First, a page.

I’ll be honest with you—I hope this is a safe place—if I’m Hosea, I’m going to be a little relieved: “I wouldn’t have picked her out in the first place. God, this was your idea; and God, I know your Word, in the Torah, You not only give me a provision to divorce someone based on adultery; but you actually say, ‘I can stone her if I want.’ So, God, I’m done. I’m out of here.”
God says: “Not so fast! Remember, Hosea, this relationship is not about you and her. It is a window to My astounding love for My people. If every time you messed up, I wiped My hands clean of you, you wouldn’t have made it out the first day with Me. So, what I want you to do, Hosea, is to do to her what I do to you—all throughout every day of your relationship with Me—go again; go again; and go again.”
What really makes Christian marriages such a strong witness in a dying world is—not that there are two perfect people who are together / those people don’t exist—it’s how we handle the brokenness in each other. It is the refusal to turn our backs and the commitment to go again, but to do this demands we lay down our rights.
I can see Hosea saying: “Listen, God. You said in Your Word that if a person commits adultery…”—and parenthetically, Jesus, in Matthew 19, gives a provision—we have biblical rights. I don’t think that can be legislated either way. You have to listen to the Spirit of God and what He is telling you and seek great counsel.
But God tells Hosea, in so many words: “I know what I said. [Laughter] I wrote it; but in My asking you to go again, I’m asking you to lay down your rights.” I can see Jesus saying, “If you want to go back to rights, you’re saved because I laid Mine down.” To mirror Jesus, in the context of marriage, is to lay down our rights.
What does it look like to love? It’s strange—we lay down rights.
Thirdly, it’s costly. Verse 2—I love it—right after God says, “Go again,”—verse 2 says, “So I bought her.” You’ve got to understand—it says, “I bought her for fifteen shekels and a homer and a lethech of barley,”—this is telling. You’ve got to understand that Gomer has gotten herself enslaved. In modern parlance, we would say she’s being sex-trafficked / she’s in bondage.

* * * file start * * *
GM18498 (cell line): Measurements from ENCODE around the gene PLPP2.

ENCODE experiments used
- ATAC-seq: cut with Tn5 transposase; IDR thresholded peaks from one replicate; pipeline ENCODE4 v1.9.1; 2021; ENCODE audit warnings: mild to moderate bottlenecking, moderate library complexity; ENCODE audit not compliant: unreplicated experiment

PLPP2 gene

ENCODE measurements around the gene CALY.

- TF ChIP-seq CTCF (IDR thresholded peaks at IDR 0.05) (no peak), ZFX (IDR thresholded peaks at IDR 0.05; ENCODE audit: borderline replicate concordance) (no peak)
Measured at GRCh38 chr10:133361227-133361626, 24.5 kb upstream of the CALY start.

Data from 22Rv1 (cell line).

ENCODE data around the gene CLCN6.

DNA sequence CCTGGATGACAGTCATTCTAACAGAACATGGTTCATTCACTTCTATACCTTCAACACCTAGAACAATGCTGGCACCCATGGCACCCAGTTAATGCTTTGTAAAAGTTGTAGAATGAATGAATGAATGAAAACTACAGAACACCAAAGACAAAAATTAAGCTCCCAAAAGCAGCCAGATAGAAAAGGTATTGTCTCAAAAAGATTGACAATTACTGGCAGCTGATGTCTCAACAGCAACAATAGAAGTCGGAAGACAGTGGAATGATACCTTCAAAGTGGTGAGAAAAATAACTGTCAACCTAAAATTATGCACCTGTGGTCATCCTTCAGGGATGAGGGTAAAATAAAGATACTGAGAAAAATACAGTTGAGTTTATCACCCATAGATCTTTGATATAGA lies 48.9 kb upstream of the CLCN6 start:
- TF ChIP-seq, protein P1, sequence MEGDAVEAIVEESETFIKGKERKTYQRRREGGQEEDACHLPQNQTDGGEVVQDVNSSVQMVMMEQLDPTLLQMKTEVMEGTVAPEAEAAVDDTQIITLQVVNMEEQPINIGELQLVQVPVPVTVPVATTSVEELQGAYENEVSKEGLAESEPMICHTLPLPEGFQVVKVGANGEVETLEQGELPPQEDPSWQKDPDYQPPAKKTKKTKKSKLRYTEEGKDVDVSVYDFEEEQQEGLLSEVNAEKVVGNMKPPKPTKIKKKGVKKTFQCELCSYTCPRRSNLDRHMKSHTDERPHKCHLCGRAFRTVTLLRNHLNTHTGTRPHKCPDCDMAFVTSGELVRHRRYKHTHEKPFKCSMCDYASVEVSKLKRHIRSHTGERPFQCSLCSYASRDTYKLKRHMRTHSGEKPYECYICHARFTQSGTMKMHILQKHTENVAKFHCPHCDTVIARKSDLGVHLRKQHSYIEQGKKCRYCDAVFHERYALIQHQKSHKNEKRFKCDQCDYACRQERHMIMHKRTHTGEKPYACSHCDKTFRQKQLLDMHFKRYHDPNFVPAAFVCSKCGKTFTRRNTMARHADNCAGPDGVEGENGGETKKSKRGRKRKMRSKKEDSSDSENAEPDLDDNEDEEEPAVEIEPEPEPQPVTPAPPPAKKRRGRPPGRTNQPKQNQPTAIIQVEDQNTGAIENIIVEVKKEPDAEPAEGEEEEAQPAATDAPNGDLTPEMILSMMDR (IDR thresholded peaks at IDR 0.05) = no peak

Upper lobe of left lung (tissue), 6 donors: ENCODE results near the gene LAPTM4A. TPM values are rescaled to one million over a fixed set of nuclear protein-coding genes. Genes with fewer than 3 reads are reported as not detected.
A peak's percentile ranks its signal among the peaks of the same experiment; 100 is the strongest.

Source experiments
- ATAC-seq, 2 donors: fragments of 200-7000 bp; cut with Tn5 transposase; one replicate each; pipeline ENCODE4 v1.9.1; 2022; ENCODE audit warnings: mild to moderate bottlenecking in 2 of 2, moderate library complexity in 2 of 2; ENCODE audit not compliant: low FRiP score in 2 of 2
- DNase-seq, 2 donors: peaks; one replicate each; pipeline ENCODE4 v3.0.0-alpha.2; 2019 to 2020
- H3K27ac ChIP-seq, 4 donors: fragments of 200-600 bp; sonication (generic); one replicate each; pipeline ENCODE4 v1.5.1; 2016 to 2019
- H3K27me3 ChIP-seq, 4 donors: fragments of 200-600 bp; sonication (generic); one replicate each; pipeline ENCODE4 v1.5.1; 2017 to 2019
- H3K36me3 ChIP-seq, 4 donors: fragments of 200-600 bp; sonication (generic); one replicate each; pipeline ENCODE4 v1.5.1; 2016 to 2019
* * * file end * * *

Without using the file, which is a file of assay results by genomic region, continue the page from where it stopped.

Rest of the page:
The going rate to emancipate a woman, who was being sex-trafficked, was 30 shekels. So, why doesn’t the text say that “I bought her for 30 shekels”? Why does it say that “I bought her for 15 shekels and a homer and a lethech of barley”? Answer: He didn’t have 30 shekels.
Get this—to redeem the one who cheated on him—cost him everything he had. I can see him right now, in his home, checking beneath the sofa, looking up under the bed, scraping together the 15 shekels, going to the auctioneer, saying: “This is all I’ve got. I know it is 30 shekels; but what if I added a homer and a lethech of barley?” I could see them right now, just bargaining. The auctioneer just says, “Bring what you have.”
It ain’t love if it doesn’t cost. If you ain’t paying a price at some point in your marriage, you ain’t loving. See, our problem is—we want Nordstrom-quality marriages at thrift-store prices. [Laughter] It costs.
If I were to stop the message right now, I would make love seem to be this spineless doormat, where you just kind of suck it up and just take it; but that ain’t how our text ends.
He goes to the auction block, paying everything he had, for a woman who has wronged him. He redeems her. Then look at these words in verse 3: “And I said to her, ‘You must dwell as mine for many days. You shall not play the whore, or belong to another man; so will I also be to you.’”
Love is strange—love lays down rights / love is costly—but finally, love has a standard. He redeems her; and he says: “Look, here’s the deal. If this is going to work, there must be a mutual commitment to an agreed upon standard.” Now watch it—notice the order. He redeems her first and then gives the standard. Had he given the standard first and then the redemption, he would have made her redemption conditional upon her works.
Don’t you see?—this is salvation!
God does not say, “Here’s the standard.” He doesn’t come to Israel and say: “You know what? I’ve got ten things I’d love for you to do. You’re in bondage to Egypt. Do these ten things; then I’ll open up the Red Sea.” It’s not what God does. Instead, He opens up the Red Sea and then gives the Ten Commandments. Why?—so their obedience would be out of delight and not duty. Or hear Romans 2:4—Romans 2:4 says, “It is God’s kindness that leads to our repentance.” It is not our repentance that leads to God’s kindness.
So, he redeems her and then calls her to the standard. Don’t you see? For the last several minutes, I’ve been preaching this thing from a secondary application perspective. I’ve been preaching it in the context of marriage; but the primary application is God’s relationship with us. Don’t you see?—we are all Gomers!
Until you see yourself as a Gomer, you will be a self-righteous individual, who lords over your spouse and demands their performance; but the moment you understand that “I am Gomer / that God has saved me by His grace.” Once I get that grace, now, I’m ready—not to be a cul-de-sac of that grace, where it sits—but a boulevard of that grace.
Don’t you understand?—on the cross, Jesus laid down His rights. Don’t you understand?—that on the cross, Jesus took His 15 shekels and a homer and lethech of barley.
I’m a big Delta guy. I’ve got all my miles with Delta—I’ve flown over a million miles with them. I’ve got Diamond Status, which means I travel way too much; but it also means that, if there is an empty seat in First Class, I get it.